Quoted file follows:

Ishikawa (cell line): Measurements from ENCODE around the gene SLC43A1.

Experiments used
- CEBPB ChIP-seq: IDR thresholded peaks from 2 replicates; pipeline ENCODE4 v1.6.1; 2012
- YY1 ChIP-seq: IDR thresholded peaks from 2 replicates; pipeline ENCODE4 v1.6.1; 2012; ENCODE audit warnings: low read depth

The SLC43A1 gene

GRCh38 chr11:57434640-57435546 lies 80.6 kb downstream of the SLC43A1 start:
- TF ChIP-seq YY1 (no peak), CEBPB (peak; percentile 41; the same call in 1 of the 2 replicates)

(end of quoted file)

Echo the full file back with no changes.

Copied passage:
Ishikawa (cell line): Measurements from ENCODE around the gene SLC43A1.

Experiments used
- CEBPB ChIP-seq: IDR thresholded peaks from 2 replicates; pipeline ENCODE4 v1.6.1; 2012
- YY1 ChIP-seq: IDR thresholded peaks from 2 replicates; pipeline ENCODE4 v1.6.1; 2012; ENCODE audit warnings: low read depth

The SLC43A1 gene

GRCh38 chr11:57434640-57435546 lies 80.6 kb downstream of the SLC43A1 start:
- TF ChIP-seq YY1 (no peak), CEBPB (peak; percentile 41; the same call in 1 of the 2 replicates)